Are the bold parts grammatically correct? It sounds to me like the tenses are a bit redundant.

In the second round, Djokovic faced Bobby Reynolds, a journeyman American making his Centre Court début at the age of thirty. Reynolds told me later, “I would have had to have played an unbelievable match, and he would have had to have played C-level, for me to have even had a chance.”

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    @kih1930, I'm not great at explaining the "why"s behind these types of questions, but the idea is that this is a counterfactual and it's in the past. So would have means there must have been a world where things were different and this happened and had to have played means that this counterfactual scenario is in the past, and the playing must have been [x]. I have no idea if that makes any sense, but I tried! I'm sure someone else will come along with a better answer. – WendiKidd Sep 12 '13 at 2:24
  • Dear god, this sentence is simultaneously gruesome and fascinating, like a unicorn roadkill. – SF. Sep 12 '13 at 8:55

Yes, they're grammatically correct.

No, they aren't redundant. The "extra" haves are not "extra" at all; they're used to put the verbs into the present perfect. I'll try to explain each verb one at a time:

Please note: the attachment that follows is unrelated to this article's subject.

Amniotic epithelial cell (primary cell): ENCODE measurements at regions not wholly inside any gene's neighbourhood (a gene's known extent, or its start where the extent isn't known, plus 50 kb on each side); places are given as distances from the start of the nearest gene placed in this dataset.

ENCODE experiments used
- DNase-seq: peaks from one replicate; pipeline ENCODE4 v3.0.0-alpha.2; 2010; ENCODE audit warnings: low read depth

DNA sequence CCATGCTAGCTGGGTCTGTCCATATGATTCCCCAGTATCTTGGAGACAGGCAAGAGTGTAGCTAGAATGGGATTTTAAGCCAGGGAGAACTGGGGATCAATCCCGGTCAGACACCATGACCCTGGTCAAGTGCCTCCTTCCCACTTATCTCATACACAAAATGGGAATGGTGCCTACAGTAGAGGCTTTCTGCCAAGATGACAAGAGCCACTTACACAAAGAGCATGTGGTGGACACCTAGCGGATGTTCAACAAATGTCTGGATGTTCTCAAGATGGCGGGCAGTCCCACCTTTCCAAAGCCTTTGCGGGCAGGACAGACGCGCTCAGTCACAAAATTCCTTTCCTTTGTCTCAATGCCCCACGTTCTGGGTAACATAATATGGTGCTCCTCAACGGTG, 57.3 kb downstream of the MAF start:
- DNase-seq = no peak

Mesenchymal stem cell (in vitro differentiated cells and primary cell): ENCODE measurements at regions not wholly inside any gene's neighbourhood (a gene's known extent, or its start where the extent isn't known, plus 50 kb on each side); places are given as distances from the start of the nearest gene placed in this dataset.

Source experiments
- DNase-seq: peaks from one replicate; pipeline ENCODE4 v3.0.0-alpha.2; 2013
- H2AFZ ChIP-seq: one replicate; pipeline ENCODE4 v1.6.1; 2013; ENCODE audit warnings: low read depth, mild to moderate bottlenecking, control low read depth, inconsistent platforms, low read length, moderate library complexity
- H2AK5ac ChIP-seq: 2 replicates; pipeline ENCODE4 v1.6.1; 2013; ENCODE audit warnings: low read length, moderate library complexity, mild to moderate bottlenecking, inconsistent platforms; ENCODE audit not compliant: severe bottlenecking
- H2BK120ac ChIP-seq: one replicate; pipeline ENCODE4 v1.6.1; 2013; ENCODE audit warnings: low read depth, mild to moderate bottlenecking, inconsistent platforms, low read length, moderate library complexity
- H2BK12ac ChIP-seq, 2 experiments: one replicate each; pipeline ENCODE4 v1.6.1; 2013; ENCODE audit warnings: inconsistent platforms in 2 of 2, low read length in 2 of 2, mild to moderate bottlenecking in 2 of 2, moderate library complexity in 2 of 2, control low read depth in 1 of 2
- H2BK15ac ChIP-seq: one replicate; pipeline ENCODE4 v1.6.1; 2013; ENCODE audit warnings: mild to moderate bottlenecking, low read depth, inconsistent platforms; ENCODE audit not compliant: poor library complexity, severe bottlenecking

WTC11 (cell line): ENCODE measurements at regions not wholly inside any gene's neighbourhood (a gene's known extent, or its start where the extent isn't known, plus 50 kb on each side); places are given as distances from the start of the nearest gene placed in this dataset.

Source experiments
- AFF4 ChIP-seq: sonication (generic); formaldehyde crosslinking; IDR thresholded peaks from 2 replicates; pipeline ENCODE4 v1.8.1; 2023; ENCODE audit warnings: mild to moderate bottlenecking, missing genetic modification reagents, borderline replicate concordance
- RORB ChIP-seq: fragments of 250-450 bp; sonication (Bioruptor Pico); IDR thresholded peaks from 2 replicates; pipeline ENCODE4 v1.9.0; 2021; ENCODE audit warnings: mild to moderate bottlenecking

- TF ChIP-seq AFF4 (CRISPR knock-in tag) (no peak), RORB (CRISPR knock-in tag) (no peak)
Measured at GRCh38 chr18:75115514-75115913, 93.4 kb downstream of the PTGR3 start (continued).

First, let's break down the first clause:

I would have1 had2 to have3 played4 an unbelievable match

have1 and have3 are both auxiliary verbs. In each case, they combine with the past participle of the following main verb (had2 and played4, respectively) to form a present perfect construction.

had2, on the other hand, is a main verb, just like played4. Followed by to, it expresses "must; need to; to be required to". This expresses a logical requirement of the final clause (for me to have even had a chance).

The meaning is essentially the same as the present version:

I would have2 to play4 an unbelievable match

The only difference is that the main verbs (2 and 4) have been replaced with present perfect versions (1+2, and 3+4), so it's no longer in the present.

We can say the same thing about the final clause:

for me to have5 even had6 a chance.

Again, have5 is an auxiliary verb that combines with the past participle of the following main verb, had6, forming the present perfect construction have5 had6. The main verb, had6, in this case expresses possession.

Again, we can compare this to the present version:

for me to even have6 a chance.

This has the same meaning, except that it's in the present tense.

Let's take a look at what the full quote would look like in the present tense:

I would have2 to play4 an unbelievable match, and he would have to play C-level, for me to even have6 a chance.

As you can see, all three haves are main verbs expressing meaning. We obtain all the other haves by transforming each verb into a present perfect construction (have had or have played).

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